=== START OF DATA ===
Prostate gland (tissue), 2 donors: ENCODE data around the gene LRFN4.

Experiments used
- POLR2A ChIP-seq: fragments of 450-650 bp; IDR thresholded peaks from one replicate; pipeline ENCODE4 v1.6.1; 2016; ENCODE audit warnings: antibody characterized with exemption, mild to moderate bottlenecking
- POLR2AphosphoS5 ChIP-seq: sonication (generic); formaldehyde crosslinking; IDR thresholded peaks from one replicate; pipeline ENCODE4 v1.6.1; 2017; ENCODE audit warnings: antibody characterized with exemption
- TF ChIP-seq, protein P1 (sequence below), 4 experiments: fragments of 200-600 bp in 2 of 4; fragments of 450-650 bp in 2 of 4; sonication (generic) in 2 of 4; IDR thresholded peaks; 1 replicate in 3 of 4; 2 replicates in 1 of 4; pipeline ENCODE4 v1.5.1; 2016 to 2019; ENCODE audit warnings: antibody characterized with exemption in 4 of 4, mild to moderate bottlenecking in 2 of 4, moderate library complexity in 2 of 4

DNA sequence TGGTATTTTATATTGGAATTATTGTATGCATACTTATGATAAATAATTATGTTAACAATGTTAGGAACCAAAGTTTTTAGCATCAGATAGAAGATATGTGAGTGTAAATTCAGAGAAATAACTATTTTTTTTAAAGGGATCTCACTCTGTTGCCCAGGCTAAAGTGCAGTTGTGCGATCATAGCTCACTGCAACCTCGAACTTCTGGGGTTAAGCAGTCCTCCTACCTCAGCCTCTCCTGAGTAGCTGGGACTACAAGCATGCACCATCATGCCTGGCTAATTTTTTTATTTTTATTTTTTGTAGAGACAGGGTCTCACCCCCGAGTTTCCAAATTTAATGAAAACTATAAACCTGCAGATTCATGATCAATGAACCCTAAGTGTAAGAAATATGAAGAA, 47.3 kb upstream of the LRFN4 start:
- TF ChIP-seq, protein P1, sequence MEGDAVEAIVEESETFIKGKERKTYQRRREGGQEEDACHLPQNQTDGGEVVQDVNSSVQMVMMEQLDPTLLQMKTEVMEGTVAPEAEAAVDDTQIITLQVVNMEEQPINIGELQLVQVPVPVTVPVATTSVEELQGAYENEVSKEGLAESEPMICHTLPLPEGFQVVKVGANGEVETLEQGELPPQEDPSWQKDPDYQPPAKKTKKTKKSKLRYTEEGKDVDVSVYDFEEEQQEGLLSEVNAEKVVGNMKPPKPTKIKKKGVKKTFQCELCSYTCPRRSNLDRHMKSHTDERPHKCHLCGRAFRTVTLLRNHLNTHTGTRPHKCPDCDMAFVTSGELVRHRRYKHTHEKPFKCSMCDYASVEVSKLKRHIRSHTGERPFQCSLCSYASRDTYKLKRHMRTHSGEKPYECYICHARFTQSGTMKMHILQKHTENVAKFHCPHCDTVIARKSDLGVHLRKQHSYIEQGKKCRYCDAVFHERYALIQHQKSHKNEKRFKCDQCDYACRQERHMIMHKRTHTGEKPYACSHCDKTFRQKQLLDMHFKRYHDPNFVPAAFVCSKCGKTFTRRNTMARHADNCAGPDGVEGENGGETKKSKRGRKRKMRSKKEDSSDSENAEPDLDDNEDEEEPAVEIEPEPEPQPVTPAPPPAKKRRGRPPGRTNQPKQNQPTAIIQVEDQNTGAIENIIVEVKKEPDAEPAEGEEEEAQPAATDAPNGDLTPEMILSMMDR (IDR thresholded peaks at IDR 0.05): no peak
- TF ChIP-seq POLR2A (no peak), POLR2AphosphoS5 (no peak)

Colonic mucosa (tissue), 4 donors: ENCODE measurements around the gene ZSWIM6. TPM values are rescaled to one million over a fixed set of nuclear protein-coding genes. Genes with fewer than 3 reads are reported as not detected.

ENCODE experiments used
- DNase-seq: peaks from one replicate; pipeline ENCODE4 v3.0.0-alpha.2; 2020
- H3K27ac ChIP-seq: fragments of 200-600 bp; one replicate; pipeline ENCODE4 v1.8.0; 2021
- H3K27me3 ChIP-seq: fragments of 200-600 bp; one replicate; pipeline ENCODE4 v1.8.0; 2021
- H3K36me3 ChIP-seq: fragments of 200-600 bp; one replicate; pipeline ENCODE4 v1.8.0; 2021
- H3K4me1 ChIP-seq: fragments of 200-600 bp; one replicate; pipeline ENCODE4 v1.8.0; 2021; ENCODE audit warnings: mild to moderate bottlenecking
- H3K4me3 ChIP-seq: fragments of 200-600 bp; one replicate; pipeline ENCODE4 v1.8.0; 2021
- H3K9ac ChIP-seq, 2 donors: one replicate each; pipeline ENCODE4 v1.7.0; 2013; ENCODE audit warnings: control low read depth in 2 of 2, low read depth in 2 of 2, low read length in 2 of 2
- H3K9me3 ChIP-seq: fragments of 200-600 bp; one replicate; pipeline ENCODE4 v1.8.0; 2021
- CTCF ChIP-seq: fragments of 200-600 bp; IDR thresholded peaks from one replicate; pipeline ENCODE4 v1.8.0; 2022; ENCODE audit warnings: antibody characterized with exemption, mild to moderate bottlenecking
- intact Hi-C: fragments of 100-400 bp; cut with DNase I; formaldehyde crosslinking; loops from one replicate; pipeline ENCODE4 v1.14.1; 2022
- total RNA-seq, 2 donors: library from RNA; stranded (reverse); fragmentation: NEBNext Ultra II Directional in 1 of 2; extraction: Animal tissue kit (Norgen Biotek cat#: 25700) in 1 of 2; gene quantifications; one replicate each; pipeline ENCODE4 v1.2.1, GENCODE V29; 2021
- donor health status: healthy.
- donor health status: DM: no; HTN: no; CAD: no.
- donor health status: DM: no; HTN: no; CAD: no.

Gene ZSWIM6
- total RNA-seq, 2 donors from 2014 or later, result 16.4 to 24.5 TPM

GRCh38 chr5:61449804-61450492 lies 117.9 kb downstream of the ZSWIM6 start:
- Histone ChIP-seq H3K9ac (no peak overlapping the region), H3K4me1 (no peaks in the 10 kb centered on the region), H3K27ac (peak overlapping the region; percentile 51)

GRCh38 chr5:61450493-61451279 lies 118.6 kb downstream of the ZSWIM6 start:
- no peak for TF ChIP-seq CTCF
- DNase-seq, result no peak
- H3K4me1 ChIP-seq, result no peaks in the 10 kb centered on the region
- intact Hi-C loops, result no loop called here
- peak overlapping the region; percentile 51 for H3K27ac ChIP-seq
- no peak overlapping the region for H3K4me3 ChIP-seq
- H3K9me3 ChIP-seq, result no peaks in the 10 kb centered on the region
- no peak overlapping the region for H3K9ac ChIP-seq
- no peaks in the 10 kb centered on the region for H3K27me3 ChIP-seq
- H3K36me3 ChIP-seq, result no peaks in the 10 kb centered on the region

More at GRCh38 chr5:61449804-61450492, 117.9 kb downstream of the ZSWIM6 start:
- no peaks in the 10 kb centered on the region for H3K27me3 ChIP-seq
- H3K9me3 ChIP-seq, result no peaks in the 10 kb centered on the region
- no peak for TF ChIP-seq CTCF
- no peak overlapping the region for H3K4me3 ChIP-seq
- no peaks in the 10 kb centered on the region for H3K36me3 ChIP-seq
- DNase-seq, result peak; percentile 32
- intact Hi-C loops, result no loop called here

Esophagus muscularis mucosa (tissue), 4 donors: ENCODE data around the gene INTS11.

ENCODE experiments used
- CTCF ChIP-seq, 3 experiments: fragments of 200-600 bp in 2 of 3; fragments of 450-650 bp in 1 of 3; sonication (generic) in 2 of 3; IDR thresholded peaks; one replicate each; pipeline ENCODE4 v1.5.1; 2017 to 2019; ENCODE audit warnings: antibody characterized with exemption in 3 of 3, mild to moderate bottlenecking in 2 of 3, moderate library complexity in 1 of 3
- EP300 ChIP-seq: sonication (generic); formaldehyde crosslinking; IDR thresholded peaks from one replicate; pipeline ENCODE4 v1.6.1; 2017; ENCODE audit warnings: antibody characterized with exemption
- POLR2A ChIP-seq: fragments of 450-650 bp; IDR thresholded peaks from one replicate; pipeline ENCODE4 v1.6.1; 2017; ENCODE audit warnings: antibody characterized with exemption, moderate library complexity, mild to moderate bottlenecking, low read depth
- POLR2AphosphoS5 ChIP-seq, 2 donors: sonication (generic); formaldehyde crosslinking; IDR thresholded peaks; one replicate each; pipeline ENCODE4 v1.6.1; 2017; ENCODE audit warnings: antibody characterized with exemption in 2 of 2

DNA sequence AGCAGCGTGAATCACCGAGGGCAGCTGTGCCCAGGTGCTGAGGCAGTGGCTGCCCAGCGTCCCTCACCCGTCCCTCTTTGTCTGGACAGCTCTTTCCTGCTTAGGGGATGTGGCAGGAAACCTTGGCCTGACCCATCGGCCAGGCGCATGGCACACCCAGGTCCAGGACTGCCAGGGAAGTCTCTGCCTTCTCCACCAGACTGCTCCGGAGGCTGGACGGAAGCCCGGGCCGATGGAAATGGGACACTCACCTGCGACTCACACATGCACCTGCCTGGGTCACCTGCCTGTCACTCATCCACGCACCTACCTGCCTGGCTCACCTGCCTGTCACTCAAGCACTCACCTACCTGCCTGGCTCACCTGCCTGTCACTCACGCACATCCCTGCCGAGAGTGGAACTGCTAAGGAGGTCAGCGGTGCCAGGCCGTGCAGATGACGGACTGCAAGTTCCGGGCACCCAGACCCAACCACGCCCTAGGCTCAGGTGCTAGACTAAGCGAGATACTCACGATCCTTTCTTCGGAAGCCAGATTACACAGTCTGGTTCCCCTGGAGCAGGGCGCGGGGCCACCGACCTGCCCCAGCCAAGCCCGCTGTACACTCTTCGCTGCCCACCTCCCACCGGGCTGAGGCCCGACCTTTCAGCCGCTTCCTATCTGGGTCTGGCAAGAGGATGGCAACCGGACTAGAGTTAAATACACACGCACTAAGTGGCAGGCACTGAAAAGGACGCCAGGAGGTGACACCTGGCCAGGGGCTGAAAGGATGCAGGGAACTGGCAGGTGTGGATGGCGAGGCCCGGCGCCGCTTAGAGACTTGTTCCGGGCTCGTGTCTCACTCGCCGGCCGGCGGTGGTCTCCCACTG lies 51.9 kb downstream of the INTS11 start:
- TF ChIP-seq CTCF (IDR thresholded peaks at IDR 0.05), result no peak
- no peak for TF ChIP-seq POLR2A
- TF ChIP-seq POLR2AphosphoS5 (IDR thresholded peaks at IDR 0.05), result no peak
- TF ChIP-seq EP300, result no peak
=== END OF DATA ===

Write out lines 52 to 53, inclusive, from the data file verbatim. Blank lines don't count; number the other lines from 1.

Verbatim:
- POLR2A ChIP-seq: fragments of 450-650 bp; IDR thresholded peaks from one replicate; pipeline ENCODE4 v1.6.1; 2017; ENCODE audit warnings: antibody characterized with exemption, moderate library complexity, mild to moderate bottlenecking, low read depth
- POLR2AphosphoS5 ChIP-seq, 2 donors: sonication (generic); formaldehyde crosslinking; IDR thresholded peaks; one replicate each; pipeline ENCODE4 v1.6.1; 2017; ENCODE audit warnings: antibody characterized with exemption in 2 of 2